Textbook Notes (362,755)
Canada (158,052)
Psychology (1,086)
PSYC 221 (49)

PSYC 221 Ch13 Reasoning & Decision Making.pdf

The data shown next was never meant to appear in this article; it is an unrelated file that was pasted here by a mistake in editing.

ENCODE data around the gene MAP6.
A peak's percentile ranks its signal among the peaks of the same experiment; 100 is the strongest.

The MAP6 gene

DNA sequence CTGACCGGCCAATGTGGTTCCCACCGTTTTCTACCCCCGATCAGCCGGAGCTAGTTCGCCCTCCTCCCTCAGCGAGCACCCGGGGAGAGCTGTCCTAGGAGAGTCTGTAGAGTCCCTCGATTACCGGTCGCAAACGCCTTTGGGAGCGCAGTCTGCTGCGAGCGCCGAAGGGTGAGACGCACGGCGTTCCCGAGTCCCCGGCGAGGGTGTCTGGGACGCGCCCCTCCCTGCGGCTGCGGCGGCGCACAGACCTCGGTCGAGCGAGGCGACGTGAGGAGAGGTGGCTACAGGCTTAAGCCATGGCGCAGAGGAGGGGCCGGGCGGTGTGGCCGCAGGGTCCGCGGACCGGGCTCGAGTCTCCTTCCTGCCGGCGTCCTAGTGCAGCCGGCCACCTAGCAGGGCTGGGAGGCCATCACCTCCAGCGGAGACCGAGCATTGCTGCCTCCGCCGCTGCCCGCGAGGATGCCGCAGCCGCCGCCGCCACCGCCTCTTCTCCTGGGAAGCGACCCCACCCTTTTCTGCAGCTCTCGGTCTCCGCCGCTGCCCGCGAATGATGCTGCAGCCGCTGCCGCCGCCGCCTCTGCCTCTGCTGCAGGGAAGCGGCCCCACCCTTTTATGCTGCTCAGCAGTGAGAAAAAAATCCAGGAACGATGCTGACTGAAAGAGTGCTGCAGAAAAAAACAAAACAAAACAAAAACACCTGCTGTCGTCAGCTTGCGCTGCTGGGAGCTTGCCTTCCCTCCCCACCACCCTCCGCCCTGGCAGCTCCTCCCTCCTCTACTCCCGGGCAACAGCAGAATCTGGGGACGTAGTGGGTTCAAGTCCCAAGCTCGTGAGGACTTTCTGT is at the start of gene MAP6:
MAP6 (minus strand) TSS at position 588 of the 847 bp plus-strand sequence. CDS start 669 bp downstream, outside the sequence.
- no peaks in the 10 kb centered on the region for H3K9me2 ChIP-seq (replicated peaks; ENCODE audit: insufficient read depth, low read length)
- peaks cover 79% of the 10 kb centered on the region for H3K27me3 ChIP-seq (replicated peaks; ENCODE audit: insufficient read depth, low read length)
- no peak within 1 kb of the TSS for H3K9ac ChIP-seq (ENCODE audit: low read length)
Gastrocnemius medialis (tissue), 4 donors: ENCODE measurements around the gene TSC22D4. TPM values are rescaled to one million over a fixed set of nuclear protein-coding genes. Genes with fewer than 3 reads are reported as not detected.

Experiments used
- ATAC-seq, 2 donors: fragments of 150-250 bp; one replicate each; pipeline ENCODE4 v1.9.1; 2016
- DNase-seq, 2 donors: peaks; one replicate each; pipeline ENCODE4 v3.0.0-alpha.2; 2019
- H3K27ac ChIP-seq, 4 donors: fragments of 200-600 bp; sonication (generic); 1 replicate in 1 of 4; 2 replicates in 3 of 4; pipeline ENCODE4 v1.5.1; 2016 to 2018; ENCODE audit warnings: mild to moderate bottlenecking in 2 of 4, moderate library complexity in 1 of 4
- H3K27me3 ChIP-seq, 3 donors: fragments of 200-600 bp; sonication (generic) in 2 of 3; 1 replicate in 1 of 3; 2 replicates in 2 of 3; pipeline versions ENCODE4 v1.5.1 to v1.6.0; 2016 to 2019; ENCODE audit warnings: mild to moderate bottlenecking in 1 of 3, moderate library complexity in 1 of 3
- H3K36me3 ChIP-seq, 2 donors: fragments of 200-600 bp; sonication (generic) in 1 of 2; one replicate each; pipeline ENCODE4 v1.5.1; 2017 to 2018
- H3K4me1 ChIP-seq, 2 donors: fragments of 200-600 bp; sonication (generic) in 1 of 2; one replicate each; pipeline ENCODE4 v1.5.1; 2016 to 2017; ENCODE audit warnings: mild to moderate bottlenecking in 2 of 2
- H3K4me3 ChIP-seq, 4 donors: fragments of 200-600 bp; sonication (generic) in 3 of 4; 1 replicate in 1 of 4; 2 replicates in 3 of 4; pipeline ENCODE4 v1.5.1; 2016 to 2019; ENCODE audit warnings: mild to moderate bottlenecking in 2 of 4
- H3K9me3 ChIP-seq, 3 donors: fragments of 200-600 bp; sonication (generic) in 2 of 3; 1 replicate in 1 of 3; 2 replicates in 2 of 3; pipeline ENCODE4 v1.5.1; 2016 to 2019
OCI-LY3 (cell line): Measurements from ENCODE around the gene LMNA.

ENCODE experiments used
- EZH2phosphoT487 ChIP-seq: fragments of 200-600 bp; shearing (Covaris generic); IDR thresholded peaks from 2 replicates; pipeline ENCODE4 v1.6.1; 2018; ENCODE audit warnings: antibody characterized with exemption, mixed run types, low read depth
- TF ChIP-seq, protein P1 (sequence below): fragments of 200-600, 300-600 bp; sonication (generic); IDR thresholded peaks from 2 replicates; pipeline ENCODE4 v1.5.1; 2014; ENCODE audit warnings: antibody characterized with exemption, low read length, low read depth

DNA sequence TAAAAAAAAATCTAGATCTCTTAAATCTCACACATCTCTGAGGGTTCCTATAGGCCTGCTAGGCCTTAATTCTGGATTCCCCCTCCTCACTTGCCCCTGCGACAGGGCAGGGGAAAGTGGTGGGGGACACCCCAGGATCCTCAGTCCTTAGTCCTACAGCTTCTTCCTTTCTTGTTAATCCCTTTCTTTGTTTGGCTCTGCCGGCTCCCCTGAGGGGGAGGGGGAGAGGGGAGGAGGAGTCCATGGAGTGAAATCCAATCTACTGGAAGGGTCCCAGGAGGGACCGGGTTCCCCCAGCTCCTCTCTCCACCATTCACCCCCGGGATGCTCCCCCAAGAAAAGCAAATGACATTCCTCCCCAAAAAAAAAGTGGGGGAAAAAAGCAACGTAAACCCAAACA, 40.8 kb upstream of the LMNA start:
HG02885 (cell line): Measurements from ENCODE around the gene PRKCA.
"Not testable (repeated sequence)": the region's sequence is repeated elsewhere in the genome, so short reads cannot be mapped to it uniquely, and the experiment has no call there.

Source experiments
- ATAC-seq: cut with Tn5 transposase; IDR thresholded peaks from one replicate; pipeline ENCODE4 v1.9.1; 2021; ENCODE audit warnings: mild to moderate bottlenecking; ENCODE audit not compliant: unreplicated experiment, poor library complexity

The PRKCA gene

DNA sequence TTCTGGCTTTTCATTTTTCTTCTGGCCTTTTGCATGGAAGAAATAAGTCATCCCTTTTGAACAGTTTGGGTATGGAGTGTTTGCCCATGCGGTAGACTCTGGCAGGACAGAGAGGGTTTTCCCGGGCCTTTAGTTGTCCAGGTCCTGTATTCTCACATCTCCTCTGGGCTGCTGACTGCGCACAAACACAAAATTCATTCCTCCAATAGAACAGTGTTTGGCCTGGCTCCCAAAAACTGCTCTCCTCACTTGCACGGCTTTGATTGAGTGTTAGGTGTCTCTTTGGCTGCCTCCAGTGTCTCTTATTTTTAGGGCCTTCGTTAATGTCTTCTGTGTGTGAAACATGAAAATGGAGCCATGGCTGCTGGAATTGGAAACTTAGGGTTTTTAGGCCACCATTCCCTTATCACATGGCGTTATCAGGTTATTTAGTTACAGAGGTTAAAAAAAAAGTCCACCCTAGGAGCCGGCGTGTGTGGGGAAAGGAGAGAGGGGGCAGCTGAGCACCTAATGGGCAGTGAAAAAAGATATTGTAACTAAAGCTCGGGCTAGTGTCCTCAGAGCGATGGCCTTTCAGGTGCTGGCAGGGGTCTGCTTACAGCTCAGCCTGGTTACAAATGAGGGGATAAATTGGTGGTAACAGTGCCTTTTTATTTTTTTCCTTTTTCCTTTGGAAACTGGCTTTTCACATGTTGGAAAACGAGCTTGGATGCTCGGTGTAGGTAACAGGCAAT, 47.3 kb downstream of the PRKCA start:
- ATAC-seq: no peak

9 Pages
Unlock Document

Queen's University
PSYC 221
Kevin G Munhall